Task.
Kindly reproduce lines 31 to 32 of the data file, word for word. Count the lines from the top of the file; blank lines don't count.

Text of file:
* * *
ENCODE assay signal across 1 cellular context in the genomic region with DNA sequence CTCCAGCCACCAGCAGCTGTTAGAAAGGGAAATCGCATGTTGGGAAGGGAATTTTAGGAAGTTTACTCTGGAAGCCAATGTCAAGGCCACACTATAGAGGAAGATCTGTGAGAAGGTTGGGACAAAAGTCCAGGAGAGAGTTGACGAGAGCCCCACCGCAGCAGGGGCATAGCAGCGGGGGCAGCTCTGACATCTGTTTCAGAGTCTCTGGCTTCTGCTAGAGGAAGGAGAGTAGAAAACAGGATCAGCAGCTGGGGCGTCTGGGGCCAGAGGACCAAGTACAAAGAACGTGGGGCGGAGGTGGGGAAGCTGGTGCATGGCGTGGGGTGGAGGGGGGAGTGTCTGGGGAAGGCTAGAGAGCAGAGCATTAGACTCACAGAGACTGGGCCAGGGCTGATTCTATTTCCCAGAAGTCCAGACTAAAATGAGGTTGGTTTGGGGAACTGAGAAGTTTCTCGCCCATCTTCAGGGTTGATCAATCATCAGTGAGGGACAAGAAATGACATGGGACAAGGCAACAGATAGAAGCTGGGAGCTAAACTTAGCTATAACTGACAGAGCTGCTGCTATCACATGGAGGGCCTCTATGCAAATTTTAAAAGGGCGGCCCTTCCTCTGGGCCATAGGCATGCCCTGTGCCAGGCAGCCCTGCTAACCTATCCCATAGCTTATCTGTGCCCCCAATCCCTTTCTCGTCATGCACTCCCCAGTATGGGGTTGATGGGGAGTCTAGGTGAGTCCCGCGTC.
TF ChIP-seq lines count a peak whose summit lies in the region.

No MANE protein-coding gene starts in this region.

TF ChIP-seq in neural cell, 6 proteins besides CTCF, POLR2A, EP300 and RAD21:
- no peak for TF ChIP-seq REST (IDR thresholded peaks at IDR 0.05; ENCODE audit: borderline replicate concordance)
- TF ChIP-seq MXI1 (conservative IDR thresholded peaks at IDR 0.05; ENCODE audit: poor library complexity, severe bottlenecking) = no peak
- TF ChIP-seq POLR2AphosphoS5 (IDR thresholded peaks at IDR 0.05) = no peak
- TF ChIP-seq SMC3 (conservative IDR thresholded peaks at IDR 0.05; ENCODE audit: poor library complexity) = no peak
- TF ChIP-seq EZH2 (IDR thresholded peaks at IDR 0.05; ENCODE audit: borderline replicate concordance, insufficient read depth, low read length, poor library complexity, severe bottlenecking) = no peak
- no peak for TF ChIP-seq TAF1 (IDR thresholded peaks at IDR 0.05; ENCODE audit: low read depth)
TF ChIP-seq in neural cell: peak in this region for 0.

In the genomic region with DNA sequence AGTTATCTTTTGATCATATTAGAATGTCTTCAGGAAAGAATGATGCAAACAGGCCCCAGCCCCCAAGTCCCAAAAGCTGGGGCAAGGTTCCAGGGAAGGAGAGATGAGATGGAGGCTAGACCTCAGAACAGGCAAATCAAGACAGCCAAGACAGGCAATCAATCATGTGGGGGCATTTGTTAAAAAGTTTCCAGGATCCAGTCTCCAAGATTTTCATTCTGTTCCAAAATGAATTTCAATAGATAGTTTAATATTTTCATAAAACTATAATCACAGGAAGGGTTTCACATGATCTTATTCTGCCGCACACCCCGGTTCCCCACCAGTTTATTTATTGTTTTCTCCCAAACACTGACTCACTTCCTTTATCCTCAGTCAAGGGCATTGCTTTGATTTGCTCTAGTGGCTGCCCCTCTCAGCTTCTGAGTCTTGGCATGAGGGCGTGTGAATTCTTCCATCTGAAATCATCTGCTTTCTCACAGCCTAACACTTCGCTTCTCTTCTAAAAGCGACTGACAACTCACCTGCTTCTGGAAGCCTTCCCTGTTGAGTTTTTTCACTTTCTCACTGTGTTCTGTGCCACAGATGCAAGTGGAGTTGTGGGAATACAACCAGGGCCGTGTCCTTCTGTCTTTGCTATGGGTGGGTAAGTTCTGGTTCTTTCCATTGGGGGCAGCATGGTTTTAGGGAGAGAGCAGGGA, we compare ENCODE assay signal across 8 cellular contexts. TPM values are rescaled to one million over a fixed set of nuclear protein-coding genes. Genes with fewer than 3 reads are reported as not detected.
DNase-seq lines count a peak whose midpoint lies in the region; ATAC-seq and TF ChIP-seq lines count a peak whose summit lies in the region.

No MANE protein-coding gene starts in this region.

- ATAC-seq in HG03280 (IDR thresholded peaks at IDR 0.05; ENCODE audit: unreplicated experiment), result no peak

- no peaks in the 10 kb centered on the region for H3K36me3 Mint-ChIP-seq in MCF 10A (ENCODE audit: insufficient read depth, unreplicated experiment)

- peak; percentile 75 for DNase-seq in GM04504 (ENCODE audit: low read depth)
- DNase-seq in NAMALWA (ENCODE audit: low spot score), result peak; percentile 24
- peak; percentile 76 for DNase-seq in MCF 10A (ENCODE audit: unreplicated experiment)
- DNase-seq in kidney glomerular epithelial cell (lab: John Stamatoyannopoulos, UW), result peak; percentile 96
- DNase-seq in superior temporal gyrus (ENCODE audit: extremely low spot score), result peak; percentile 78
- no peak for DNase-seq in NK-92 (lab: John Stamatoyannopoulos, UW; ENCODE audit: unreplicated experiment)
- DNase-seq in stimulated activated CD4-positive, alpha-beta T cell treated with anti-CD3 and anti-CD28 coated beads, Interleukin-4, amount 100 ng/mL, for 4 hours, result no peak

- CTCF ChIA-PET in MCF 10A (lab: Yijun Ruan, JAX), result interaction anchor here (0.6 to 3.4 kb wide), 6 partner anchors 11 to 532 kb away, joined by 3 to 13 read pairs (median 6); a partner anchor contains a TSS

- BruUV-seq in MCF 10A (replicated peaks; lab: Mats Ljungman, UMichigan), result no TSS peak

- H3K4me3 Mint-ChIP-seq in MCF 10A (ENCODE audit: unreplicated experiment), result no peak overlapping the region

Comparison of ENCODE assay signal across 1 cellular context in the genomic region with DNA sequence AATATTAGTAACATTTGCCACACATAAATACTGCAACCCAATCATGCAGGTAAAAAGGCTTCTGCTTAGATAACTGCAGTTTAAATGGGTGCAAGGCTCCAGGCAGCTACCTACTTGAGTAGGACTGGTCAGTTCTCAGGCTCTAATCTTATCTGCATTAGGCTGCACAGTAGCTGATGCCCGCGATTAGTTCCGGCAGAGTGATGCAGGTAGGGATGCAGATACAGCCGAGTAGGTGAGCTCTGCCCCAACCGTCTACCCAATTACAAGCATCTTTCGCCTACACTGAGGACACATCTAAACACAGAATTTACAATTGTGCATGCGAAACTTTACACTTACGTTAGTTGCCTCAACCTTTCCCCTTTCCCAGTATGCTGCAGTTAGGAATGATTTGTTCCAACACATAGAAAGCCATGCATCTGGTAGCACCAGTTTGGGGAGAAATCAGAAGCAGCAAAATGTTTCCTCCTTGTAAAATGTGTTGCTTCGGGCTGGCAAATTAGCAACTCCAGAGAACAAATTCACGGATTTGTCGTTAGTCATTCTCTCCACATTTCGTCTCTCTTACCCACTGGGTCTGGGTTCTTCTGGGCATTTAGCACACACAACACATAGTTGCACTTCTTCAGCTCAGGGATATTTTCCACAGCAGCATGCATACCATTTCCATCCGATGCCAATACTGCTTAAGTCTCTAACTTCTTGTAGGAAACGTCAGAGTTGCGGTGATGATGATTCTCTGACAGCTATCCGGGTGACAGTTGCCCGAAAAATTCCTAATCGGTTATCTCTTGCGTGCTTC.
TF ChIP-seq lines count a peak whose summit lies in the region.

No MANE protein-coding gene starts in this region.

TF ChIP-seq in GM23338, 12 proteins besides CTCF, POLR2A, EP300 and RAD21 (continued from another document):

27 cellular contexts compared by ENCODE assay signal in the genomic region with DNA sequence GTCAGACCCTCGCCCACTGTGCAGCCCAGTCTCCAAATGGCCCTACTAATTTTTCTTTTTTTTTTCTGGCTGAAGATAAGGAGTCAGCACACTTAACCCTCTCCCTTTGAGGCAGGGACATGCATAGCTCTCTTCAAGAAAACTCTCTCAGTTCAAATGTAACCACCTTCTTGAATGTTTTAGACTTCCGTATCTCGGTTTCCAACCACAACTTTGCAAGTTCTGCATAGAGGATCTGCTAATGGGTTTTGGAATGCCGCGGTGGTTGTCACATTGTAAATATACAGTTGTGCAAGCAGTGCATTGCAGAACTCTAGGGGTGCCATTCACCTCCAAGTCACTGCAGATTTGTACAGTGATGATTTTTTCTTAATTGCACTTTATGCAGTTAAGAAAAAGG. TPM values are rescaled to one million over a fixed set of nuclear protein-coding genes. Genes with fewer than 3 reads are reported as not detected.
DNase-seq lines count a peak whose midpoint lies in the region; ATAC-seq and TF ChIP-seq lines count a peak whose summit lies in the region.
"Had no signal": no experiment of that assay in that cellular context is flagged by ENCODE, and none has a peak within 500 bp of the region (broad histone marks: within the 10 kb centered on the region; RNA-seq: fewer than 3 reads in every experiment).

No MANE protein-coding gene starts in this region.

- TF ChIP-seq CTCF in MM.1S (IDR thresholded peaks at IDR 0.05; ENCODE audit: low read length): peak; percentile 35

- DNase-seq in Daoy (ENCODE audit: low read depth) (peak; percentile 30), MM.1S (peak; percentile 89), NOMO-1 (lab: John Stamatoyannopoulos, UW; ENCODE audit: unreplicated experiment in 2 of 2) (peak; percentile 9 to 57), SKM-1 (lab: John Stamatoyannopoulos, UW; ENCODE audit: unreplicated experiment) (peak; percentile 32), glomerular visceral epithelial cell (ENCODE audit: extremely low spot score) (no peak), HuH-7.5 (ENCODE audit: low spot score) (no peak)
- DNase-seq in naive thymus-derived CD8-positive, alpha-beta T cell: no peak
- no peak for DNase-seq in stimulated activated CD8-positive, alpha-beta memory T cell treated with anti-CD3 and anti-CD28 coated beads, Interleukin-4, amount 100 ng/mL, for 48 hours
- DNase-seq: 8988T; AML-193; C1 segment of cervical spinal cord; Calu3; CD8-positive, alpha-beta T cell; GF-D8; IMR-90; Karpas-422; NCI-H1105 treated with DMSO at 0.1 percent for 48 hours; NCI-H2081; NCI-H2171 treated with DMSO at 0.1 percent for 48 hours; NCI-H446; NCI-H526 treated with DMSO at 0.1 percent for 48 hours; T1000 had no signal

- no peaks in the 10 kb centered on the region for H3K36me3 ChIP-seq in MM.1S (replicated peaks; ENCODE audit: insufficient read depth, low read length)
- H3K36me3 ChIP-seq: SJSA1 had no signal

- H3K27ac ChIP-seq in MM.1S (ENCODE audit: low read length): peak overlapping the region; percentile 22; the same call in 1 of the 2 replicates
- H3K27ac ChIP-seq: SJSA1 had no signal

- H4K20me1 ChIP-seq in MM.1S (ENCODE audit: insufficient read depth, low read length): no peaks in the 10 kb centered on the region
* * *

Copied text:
27 cellular contexts compared by ENCODE assay signal in the genomic region with DNA sequence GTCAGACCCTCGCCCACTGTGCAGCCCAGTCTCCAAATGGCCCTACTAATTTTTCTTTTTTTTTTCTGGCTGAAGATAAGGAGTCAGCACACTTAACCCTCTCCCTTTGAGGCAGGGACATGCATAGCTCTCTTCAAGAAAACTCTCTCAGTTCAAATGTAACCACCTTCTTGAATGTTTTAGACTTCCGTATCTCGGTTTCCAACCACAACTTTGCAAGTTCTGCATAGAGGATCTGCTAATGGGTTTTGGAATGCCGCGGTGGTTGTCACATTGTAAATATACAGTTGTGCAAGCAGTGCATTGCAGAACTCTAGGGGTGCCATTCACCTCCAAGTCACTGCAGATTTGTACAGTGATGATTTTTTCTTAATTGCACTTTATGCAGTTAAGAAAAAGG. TPM values are rescaled to one million over a fixed set of nuclear protein-coding genes. Genes with fewer than 3 reads are reported as not detected.
DNase-seq lines count a peak whose midpoint lies in the region; ATAC-seq and TF ChIP-seq lines count a peak whose summit lies in the region.